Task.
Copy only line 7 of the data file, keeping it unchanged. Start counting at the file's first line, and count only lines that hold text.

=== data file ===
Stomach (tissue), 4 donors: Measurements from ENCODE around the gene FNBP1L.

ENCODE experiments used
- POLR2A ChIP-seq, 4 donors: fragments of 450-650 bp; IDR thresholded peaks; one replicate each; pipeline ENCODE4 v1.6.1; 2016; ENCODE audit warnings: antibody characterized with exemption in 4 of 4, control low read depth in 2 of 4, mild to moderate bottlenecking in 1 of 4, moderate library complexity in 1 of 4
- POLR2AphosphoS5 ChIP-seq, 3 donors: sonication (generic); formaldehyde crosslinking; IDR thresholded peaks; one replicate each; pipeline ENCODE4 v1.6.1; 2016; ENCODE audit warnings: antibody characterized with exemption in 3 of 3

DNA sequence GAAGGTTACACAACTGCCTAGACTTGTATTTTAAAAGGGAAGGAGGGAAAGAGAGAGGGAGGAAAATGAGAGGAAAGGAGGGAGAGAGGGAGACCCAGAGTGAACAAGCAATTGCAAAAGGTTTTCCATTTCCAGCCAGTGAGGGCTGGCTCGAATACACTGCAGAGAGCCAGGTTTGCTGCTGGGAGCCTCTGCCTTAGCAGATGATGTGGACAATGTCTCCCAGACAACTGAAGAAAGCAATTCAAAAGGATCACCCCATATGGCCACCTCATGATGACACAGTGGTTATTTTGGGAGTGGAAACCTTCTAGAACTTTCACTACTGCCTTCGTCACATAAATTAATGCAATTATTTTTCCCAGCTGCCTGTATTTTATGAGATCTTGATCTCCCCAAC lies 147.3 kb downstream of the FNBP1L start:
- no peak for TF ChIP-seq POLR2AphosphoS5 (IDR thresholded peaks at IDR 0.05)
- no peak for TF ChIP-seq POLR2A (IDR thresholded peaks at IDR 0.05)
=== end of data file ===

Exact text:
- no peak for TF ChIP-seq POLR2A (IDR thresholded peaks at IDR 0.05)